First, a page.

Female academics are still paid about £5,700 less than male scholars on average despite progress in recent years to close the gender pay gap, figures show.
An analysis of official pay data – published this week by Times Higher Education – shows that women on full-time academic contracts in the UK are paid 11.3 per cent less than men on average, with the pay gap widening to 27 per cent at some institutions.
Almost a fifth of higher education institutions have a pay gap of 15 per cent or more, with the biggest pay disparities generally found at older universities.
Once all full-time academic staff in the UK are considered, women are paid an average of £45,003 and men £50,715 – a difference of £5,712, according to data collected by the Higher Education Statistics Agency for 2013-14.
That represents a fall in the overall pay gap for full-time salaries between men and women, which was 14.1 per cent in 2005-06 and 15.6 per cent in 1999-2000, according to figures produced at the time by the University and College Union.
There are also now 14 institutions where female academics are paid more than men on average, as opposed to one in 2005-06 (see full table).
But Michael MacNeil, head of bargaining and negotiations at the UCU, said that progress to close the pay gap was still too slow.
“We need mandatory equal pay audits, an honest appraisal about the scale of the problem and then a concerted effort by all employers to implement remedial action to close the pay gap,” he said.
The Universities and Colleges Employers Association said the reduction in the pay gap was “positive”, but the sector is committed to “making further positive progress”.
Female professors also lose out in the pay stakes as they are paid 5.8 per cent less than men over the UK as a whole, according to Hesa figures. That deficit rises to 6.6 per cent in Scotland, 8.4 per cent in Wales and 10.8 per cent in Northern Ireland. It is 5.4 per cent in England.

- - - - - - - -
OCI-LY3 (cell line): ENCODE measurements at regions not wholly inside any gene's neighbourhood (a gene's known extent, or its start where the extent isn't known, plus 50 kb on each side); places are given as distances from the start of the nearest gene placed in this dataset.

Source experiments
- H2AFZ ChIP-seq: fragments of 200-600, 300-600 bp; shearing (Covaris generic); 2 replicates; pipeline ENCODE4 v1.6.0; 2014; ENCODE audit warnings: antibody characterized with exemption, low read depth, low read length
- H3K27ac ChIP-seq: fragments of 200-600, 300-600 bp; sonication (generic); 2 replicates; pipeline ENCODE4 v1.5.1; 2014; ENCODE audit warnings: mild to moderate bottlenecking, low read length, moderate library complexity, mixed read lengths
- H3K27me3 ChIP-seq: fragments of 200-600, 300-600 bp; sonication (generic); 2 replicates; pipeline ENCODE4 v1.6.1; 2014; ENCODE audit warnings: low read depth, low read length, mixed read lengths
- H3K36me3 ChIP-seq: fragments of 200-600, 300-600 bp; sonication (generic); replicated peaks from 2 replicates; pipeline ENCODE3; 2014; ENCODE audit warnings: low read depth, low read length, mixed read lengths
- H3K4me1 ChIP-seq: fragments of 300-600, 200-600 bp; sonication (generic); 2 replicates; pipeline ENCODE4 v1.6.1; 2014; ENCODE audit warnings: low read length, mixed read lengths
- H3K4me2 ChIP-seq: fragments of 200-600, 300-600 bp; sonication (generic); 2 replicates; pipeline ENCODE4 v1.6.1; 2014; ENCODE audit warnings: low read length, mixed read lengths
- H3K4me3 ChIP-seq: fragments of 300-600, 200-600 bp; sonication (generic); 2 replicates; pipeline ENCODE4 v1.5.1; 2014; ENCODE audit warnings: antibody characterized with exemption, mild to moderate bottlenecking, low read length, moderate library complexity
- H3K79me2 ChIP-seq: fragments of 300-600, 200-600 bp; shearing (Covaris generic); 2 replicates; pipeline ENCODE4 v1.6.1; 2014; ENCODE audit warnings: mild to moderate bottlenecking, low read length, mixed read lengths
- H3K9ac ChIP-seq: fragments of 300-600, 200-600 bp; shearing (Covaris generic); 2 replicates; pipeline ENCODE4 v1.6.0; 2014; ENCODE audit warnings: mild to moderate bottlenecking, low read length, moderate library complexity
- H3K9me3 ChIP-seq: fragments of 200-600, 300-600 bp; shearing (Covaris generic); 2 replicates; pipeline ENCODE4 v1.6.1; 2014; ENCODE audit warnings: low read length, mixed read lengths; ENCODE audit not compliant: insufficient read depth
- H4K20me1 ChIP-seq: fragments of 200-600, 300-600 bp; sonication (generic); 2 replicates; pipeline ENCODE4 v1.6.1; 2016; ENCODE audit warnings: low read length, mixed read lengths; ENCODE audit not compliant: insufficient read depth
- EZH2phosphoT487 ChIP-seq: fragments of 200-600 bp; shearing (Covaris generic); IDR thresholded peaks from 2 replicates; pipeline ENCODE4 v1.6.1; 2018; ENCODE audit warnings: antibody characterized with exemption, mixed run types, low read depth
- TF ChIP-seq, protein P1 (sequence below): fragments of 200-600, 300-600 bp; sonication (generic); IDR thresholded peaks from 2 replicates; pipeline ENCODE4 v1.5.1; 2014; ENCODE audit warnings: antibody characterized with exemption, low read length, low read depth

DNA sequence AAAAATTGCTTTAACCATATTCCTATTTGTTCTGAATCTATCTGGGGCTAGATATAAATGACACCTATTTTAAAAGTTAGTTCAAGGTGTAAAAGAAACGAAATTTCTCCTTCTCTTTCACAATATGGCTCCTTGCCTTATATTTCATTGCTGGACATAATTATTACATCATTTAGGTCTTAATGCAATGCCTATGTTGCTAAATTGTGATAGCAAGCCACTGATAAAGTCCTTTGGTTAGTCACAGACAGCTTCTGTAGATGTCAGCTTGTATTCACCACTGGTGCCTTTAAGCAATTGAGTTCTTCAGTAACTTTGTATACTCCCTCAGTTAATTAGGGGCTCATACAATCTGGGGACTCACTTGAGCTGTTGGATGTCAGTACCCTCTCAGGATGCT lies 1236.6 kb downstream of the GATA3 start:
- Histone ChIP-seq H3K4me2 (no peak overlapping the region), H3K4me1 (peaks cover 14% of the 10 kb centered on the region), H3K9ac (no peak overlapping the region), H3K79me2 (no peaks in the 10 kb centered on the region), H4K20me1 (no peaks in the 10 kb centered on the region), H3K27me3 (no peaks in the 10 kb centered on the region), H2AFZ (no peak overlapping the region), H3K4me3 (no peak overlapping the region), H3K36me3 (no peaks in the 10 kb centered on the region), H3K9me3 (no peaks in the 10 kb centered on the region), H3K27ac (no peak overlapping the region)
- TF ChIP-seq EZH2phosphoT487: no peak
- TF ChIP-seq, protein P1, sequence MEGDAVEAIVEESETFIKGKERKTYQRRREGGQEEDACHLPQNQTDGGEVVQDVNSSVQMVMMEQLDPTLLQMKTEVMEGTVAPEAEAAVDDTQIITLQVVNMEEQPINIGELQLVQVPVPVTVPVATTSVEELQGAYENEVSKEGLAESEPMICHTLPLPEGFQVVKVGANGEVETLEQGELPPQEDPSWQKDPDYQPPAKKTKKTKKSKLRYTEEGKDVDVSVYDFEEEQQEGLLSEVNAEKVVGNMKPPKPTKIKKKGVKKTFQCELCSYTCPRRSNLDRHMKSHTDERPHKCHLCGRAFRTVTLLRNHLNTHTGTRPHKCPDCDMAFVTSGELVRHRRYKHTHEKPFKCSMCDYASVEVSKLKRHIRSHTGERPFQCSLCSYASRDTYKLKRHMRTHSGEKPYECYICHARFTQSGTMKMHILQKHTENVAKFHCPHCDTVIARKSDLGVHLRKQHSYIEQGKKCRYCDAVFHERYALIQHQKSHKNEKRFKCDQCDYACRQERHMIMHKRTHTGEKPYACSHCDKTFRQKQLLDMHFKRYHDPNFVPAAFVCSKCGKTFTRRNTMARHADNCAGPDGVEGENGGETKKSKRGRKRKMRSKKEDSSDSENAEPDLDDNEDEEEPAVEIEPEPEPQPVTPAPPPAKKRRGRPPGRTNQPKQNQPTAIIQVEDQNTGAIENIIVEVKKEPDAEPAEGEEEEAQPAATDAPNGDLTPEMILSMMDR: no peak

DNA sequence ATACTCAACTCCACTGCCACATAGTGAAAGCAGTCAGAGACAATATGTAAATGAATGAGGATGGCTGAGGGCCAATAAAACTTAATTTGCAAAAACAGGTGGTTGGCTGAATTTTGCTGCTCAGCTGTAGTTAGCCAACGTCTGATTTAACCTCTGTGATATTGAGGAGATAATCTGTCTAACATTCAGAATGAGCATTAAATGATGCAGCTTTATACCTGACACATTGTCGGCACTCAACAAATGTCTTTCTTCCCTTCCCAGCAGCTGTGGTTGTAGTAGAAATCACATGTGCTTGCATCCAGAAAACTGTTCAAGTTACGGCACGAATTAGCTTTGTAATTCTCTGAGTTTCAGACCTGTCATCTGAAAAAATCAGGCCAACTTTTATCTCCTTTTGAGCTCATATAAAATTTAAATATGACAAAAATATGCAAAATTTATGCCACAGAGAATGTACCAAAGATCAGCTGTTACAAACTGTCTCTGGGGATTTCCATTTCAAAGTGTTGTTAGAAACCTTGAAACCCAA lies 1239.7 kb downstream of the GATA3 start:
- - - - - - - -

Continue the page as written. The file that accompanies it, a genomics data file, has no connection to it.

Salary review: the widest gulfs
The biggest pay differential for professors occurs at St George’s, University of London, where women are paid on average 19 per cent less than men, while female academics at the medical school are paid 17 per cent less. A spokesman for St George’s said that it had made “considerable progress in appointing more female professorial staff”, but these new appointees will “generally start at the lower end of the pay scale”.
“New promotions criteria have been developed and will be in place for 2016 academic promotions to try to address the gender imbalance,” he added, saying that the high number of male professors as a proportion of total staff can “skew a broad gender pay comparison”.
When academics of all kinds are considered, City University London had the highest pay gap among larger universities with an 18.4 per cent difference – equivalent to £12,222. A spokeswoman said that City had introduced a new scheme to “make it easier to identify and control any gender anomalies in pay at professorial level” and a further equal pay review would take place this year.
King’s College London, where female academics are paid about £10,000 less than men on average (18.2 per cent), said that it is “working hard to understand the reasons for our gender pay gap”.
“We know that women are less likely to be mobile, less likely to apply for promotion and less likely to take on senior administrative roles,” a King’s spokeswoman said.
King’s added that it is “essential that there is equality of representation at all levels of university life”.
Royal Agricultural University, which has the largest pay gap for academics of any institution (26.8 per cent), said that its high number of senior male staff – as traditionally found in agricultural studies – explained its pay differences, but this gender imbalance was not so evident among mid-career staff.
The UCU and Ucea are addressing pay inequality together in joint work initiated as part of this year’s 2 per cent national pay deal. A working group involving union representatives and university human resources directors, which is chaired by Nick Petford, vice-chancellor at the University of Northampton, is due to publish a report this summer highlighting campus initiatives to tackle pay differences.